Global stocks down following Barcelona attack
-- Spain's IBEX 35 worst performer
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-- Wall Street poised for mixed open
Global stock markets were lower Friday, following an attack in Barcelona and amid political tensions in the U.S.
European markets opened broadly lower after the Thursday attack in which at least 13 people died. The Stoxx Europe 600 slid 0.9% in the opening minutes of trade. Spain's benchmark IBEX 35 was Europe's biggest decliner, down 1.2%. Futures pointed toward a mixed open on Wall Street.
British airline company EasyJet PLC was one of the biggest decliners in the U.K., down 3.2%.
Simmering geopolitical tensions and the Trump administration's strained relationship with business leaders had nervous investors shifting their money to haven assets, boosting gold by 0.5%. On Thursday the Dow Jones Industrial Average suffered its biggest decline in three months.
In Asia, markets were lower Friday with financial shares among the region's biggest decliners.
The Nikkei Stock Average was down 1.2%. There was added pressure from the advance of the yen against the dollar, last up 0.5% against the dollar.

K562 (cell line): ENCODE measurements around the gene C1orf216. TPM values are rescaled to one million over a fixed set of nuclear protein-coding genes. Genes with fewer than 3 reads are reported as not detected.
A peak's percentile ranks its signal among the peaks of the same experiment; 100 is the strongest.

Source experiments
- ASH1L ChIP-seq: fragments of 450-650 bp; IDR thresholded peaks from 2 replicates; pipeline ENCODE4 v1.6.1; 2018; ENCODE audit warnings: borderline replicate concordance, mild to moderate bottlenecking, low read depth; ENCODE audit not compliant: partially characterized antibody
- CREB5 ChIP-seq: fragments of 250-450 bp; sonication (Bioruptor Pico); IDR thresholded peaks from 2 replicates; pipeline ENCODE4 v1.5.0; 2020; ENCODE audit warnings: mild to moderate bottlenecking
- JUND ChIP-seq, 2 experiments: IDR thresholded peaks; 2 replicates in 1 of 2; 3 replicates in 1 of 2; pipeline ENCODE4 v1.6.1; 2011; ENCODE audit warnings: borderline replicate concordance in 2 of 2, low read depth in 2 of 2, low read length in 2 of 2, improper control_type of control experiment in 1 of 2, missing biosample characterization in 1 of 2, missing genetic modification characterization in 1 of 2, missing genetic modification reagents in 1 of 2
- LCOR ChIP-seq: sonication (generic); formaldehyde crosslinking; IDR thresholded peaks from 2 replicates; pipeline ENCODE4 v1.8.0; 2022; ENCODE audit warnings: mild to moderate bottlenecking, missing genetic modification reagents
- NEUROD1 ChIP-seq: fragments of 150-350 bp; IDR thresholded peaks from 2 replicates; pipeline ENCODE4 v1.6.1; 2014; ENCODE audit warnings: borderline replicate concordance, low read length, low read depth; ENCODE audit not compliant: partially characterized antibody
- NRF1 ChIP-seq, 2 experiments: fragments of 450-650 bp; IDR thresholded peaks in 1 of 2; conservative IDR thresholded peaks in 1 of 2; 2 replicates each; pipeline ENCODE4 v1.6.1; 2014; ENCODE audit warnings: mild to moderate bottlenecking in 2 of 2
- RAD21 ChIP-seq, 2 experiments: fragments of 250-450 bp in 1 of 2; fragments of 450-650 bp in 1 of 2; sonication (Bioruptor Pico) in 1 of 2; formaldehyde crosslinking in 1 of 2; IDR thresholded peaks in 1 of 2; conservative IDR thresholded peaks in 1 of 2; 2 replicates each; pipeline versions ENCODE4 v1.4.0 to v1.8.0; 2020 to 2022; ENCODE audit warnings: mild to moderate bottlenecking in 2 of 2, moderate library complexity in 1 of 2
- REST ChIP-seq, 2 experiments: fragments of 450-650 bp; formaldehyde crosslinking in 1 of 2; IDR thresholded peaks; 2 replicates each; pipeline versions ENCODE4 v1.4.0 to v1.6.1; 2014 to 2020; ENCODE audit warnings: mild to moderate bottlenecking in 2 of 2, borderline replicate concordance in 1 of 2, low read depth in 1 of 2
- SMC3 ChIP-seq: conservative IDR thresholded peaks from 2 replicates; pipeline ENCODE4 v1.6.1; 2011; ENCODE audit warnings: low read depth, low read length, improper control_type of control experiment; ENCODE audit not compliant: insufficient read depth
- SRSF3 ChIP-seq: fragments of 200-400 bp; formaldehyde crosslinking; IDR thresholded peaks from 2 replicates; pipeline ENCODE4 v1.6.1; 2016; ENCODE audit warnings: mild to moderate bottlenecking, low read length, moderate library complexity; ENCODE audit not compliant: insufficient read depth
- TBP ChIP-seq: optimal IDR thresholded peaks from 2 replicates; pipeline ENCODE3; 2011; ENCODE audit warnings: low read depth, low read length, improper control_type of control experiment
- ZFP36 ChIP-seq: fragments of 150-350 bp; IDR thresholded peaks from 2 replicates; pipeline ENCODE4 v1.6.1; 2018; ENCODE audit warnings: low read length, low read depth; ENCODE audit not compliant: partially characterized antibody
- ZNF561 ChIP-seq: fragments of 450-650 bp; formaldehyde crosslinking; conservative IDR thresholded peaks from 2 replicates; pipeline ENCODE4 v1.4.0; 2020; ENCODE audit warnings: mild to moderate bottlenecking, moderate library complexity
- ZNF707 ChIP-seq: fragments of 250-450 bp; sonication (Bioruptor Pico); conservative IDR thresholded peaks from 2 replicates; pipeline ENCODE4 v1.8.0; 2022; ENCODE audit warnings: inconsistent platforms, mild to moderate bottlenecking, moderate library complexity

Hong Kong's Hang Seng Index was down 0.8%, after having been off as much as 1.2%, while Australia's S&P/ASX 200 narrowed its loss to 0.6%. Korea's Kospi was off 0.1%. In China, the Shanghai Composite Index was flat.
Friday's declines reflect investors' increasingly downbeat attitude about stocks, said Soichiro Monji, general manager of economic research at Daiwa SB Investments. More investors fear returns are falling due to slower growth, he said, while risks remain abundant.
Meanwhile, further woes in the Trump administration after the president's policy advisory council of executives disbanded risk hurting market confidence and business sentiment globally.
"Everyone's keeping an eye on that to make sure it doesn't derail on his agenda. We're already deadlocked on a number of issues. If that turns further south it could be damaging with the market," said Mark Spellman, a portfolio manager at Alpine Funds.
Developments on the looming debt ceiling debate and tax reform in the U.S. are also being watched closely by investors, Mr. Spellman said.
Given the run-up in U.S. valuations following the presidential election, "it is better to look for opportunities outside of the U.S., where there is better momentum for growth or reform," said Paul Flood, a multiasset portfolio manager at Newton Investment Management, which manages $71 billion in assets.
Kosaku Narioka and Kenan Machado contributed to this article.
Write to Ese Erheriene at email@example.com
(END) Dow Jones Newswires
August 18, 2017 04:06 ET (08:06 GMT)